Even if you haven’t reached the threshold of depression, if you experience any of the aforementioned symptoms over a prolonged period, it would be advised to seek professional help. I’d like to believe we are moving away from mental health issues being taboo and discriminated against, so there should be no shame attached to seeking help.
Five Ways To Help You Cope With Sadness
Along with personal experience, and some personal research, here are a few coping mechanisms to aid with dealing and combatting periods of sadness:
- Creative Expression – allowing yourself a medium in which you can channel your emotions helps in stabilizing your mood or brings clarity to the situation.
- Acknowledge and identify Your Emotions – often we think it is best to push our negative emotions deep down as to not feel them, but as a former therapist told us “one day the drawer you hide these emotions away in will become full, and start to overflow.” No one is saying to deal with them as they come, sometimes you need to spend some time with your emotions to accurately identify them and your triggers before you start seeking solutions. However, do not ignore them or compartmentalize them. Identifying your emotion is key in establishing good mental health.
- Vent and/or Feel Through Your Emotions – as mentioned above, it’s important to feel through your emotions, and to talk about them as well. Verbalizing what we’re feeling can help to reduce stress and anxiety and helps to declutter your thoughts.
- Get Support – an important facet in every aspect of life. Finding support whether in strangers or in friends and relatives is essential in maintaining your mental health. We weren’t made to navigate life alone. It doesn’t make you weak if you need to rely on someone else sometimes.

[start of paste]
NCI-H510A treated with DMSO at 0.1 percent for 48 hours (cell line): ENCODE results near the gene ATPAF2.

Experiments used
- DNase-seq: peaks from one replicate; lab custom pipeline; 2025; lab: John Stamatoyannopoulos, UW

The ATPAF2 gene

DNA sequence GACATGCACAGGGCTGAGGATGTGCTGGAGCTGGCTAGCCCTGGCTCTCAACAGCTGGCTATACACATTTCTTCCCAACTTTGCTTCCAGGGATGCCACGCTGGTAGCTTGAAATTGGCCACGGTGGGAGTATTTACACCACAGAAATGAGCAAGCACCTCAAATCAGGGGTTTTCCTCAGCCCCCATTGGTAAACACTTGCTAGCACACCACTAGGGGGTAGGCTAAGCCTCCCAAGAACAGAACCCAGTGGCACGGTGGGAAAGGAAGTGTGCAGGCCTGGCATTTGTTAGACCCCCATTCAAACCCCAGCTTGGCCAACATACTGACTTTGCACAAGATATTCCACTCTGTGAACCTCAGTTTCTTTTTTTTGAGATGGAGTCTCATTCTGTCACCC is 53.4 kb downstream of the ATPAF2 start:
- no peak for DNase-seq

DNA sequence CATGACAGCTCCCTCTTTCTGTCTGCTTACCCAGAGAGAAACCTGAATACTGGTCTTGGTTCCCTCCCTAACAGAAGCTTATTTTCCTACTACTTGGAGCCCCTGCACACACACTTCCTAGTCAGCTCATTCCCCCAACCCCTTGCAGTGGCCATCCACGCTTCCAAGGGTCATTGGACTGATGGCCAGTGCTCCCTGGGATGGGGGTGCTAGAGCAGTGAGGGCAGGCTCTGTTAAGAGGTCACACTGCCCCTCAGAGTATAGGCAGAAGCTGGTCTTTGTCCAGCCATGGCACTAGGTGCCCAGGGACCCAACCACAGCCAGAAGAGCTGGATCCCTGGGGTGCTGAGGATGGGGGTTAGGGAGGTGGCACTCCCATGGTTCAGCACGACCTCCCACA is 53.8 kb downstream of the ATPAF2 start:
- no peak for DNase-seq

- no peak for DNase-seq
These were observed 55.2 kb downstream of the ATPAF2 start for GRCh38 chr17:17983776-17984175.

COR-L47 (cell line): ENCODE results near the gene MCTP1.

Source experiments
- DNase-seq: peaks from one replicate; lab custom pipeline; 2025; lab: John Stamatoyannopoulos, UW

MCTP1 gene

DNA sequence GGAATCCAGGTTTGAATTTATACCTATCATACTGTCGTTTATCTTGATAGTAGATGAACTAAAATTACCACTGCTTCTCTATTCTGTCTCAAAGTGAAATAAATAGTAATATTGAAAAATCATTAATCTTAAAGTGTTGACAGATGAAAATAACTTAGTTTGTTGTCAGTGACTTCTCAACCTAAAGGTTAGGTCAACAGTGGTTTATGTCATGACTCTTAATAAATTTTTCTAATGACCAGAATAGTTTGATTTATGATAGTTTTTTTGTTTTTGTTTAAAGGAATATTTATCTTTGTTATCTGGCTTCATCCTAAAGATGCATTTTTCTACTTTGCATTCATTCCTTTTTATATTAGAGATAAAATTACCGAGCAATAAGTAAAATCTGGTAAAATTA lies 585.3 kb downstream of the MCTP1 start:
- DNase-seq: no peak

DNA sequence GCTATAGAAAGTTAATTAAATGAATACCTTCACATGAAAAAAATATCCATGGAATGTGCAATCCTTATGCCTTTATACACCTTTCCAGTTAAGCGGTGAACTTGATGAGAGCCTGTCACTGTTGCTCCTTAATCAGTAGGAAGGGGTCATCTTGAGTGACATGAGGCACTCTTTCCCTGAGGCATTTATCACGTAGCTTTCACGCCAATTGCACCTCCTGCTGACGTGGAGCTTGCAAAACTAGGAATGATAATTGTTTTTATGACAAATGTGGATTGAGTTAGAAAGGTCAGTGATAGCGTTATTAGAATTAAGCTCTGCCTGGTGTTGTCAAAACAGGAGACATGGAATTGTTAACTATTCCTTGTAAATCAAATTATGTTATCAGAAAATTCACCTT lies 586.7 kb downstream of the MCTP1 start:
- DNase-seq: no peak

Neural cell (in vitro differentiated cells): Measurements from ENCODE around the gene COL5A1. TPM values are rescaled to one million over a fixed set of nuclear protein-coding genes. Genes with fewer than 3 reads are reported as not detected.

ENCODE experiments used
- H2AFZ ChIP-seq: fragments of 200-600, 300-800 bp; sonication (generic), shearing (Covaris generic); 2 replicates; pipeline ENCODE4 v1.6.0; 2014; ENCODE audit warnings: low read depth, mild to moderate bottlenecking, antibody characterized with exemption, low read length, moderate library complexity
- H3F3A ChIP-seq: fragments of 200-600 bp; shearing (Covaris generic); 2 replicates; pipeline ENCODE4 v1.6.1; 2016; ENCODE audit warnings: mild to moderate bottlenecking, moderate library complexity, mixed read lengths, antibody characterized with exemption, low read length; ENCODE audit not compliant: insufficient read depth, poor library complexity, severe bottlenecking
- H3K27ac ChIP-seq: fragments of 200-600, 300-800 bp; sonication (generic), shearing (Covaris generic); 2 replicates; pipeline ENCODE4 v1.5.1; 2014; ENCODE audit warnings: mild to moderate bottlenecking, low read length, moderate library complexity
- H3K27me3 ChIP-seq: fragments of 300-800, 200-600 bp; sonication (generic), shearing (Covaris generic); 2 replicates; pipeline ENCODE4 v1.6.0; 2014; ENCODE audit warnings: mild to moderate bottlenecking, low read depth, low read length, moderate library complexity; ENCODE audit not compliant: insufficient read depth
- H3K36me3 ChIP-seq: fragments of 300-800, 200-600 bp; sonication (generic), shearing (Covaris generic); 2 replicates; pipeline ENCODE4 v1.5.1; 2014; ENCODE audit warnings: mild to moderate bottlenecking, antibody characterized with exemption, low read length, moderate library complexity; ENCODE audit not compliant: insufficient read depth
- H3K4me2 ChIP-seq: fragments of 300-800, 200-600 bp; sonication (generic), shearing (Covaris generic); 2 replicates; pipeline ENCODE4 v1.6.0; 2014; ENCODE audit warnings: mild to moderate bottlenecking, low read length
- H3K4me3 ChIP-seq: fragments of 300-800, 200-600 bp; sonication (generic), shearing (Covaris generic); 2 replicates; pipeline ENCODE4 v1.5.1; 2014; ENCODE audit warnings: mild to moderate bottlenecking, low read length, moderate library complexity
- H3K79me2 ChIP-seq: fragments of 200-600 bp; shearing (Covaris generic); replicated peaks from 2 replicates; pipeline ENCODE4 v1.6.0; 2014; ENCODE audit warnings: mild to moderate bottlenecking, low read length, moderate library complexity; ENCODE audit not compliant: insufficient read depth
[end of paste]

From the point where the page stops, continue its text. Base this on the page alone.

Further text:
- Establish or Reestablish Routines – especially when the sadness is prolonged, it gets very easy to fall out of pre-established routines, but it’s critical that we try to maintain some predictability throughout our days so we can feel like we’re in control of aspects of our lives.
Lean On Kindness
There’s no need to fight these battles on your own, as much as negative emotions can feel isolating, there is at least one other person within a stone’s throw of you who can relate to and help you navigate your emotions. It is imperative that in all things we seek to do what creates and maintains positivity and joy in our lives, with everything going on in the world right now, (I bet living through a global pandemic wasn’t on your bingo card), it’s critical we be kind to ourselves, give ourselves the space to feel and understand our emotions and most importantly love ourselves while we navigate these difficult spaces.